There are those whose passing makes them heroes, because some wrongfully believe that in respecting death, there is a duty to bury all that was shameful and negative and remember only what was good and virtuous about them, no matter how deceitful this memory made be. But there are others whose passing cements their status as heroes, not only because we have no choice but to remember and appreciate the genuine heroism they displayed during their lifetime, but because in their passing, we lament how few of them are left, to carry on the fight as they did.
Ghazi Aad was one of these heroes, the genuine type of heroes, a selfless fighter in his lifetime, whom those who knew him and those who didn’t will miss him likewise, as one of the most important causes in Lebanon’s recent history loses its most fervent fighter (in addition to the concerned families themselves, of course).
With the passing of Ghazi Aad, the cause of Lebanon’s political prisoners, arbitrarily detained and forcibly disappeared loses one of its greatest. Ghazi Aad not only dared to show the pictures and physically carry the files of the disappeared when he started his fight over 15 years ago, but he dared listen to their stories – told by their fathers, mothers, sons and daughters – at a time when even listening could be considered a crime. And nothing stopped him, neither the fear of reprisal or detention, nor the limitations of his physical disabilities, not even the lies and denials of the Lebanese political class. A political class, many members of which are personally responsible for these disappearances, who have information about the disappeared, or at least who could directly put policies into place to bring answers to the families of the disappeared and their loved ones and close this dark chapter in Lebanon’s history for good. A rotten and criminal political class that was intimidated by Aad’s selflessness, patience and perseverance. He was a hero because he had the courage to look them in the eye and call them to account. He was a fighter because he never tired in what he did to bring answers and closure to thousands of families who were very close to losing hope.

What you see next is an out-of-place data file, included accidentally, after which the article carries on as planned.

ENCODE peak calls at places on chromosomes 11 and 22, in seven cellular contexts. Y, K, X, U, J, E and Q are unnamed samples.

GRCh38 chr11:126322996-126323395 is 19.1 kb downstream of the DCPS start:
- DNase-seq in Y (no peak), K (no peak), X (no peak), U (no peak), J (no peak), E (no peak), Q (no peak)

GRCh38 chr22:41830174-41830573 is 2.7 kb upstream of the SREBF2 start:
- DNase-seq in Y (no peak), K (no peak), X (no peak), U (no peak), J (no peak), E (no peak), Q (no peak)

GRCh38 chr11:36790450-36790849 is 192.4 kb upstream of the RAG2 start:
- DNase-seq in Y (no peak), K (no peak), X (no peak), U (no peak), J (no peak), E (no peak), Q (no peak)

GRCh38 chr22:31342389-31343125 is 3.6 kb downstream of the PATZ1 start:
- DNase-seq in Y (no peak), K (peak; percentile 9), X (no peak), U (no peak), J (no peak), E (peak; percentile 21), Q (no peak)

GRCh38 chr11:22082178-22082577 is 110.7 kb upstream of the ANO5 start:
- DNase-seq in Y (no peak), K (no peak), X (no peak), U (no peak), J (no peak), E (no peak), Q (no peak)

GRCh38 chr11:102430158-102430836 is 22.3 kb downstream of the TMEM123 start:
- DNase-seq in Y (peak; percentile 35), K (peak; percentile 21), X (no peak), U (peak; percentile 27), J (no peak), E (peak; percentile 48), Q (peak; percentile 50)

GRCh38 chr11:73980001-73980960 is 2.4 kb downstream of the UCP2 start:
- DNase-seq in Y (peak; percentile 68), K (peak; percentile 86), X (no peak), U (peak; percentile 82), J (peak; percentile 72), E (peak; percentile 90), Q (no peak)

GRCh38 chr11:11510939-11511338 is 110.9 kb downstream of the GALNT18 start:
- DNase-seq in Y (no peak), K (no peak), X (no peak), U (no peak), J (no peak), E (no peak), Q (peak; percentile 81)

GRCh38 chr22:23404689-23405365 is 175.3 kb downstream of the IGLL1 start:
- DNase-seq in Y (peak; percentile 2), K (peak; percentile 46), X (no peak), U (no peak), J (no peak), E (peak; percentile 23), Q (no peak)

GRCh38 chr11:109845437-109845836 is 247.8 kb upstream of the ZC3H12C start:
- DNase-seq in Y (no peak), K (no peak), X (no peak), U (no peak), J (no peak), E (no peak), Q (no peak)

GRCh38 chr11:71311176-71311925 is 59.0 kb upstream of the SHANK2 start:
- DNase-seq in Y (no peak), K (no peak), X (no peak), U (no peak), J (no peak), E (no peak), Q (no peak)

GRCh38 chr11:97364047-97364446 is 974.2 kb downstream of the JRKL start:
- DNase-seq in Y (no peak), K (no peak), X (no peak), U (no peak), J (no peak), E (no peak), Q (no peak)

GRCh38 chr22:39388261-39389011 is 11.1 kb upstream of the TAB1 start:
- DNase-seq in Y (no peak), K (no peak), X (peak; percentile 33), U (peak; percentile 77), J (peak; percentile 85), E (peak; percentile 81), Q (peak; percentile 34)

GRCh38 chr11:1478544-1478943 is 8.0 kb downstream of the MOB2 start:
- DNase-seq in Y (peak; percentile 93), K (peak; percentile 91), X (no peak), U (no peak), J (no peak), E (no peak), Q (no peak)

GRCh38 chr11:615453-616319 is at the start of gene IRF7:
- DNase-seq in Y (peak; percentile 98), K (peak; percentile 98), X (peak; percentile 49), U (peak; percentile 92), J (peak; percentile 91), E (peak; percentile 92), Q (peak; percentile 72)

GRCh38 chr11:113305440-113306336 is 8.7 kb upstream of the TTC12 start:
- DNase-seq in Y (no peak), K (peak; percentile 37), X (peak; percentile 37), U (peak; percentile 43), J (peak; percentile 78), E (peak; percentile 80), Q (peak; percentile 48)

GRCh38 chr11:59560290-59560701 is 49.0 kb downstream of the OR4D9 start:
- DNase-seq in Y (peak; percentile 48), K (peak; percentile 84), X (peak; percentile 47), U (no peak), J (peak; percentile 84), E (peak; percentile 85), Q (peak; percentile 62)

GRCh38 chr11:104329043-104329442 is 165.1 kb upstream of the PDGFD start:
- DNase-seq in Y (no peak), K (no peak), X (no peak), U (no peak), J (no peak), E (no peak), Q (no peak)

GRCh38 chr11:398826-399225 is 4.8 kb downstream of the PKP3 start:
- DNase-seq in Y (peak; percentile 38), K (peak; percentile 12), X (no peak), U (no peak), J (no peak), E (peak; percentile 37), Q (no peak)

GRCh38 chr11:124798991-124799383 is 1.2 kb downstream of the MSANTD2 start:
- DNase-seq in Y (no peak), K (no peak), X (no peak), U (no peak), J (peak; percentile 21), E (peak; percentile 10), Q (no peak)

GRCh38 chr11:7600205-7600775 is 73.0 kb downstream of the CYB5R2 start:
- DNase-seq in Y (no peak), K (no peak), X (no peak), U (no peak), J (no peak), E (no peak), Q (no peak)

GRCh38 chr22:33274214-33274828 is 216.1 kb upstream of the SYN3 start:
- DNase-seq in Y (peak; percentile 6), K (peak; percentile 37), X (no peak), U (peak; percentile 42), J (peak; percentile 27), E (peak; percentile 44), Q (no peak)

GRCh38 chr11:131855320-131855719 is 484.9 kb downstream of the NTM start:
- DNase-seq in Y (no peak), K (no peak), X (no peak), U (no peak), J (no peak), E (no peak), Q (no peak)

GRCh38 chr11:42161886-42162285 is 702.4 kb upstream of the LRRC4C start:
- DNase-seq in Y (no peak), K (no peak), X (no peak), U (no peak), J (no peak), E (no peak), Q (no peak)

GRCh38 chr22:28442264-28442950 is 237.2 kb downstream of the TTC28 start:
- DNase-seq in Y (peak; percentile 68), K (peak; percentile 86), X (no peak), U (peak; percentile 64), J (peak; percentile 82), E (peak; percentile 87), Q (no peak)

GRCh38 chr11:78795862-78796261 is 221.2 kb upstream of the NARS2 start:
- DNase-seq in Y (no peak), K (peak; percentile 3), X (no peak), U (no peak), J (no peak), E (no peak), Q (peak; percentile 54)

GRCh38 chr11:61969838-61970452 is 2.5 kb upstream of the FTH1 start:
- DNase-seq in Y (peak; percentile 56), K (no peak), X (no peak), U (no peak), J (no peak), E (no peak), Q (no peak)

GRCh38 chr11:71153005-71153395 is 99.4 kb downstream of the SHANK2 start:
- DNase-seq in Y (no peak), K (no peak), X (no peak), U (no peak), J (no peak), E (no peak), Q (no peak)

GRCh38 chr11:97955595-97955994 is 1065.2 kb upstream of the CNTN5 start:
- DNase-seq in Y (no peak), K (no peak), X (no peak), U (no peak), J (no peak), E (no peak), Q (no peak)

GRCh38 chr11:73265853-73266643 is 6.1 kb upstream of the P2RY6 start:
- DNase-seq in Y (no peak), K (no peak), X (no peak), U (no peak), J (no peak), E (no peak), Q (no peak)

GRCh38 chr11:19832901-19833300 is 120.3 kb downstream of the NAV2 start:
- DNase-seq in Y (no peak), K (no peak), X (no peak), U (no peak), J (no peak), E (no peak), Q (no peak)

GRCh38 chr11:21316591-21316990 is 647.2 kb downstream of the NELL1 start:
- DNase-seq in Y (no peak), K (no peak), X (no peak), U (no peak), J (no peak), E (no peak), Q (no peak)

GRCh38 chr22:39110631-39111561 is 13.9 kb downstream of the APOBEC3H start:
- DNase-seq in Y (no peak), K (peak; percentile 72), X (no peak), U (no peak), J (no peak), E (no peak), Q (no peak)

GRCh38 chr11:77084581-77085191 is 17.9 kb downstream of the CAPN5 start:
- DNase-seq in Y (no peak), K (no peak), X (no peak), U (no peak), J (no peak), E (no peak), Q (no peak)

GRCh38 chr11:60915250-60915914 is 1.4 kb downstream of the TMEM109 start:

I only meet Ghazi Aad briefly but that doesn’t matter. He will be missed by those who knew him and those who didn’t, for fighting for those who had no more energy to fight and speak for those whose voices were no longer heard. He was a hero and if only there were more like him in this hopeless country, justice would be a little more just and humanity a little more humane.
Ghazi, I know that sadly now, where you peacefully rest, you will find many of those you fought so hard to find. Tell their families and loved ones here on earth that they are with you, safe, in peace and not suffering any longer, so that their loved ones may also find some of the peace they desperately long for. For the rest, someone else will have to keep up the fight in your place…
Farewell Ghazi Aad
Note: Keeping up the fight is keeping the cause alive and never forgetting. For more on this tragic cause, you can refer to previous posts from Eye on the East including Prisoners to Oblivion I (2012) and Prisoners to Oblivion II (2015). More recently, Waiting for George, (2016) a fictional short story based on the tragic true stories of the disappeared.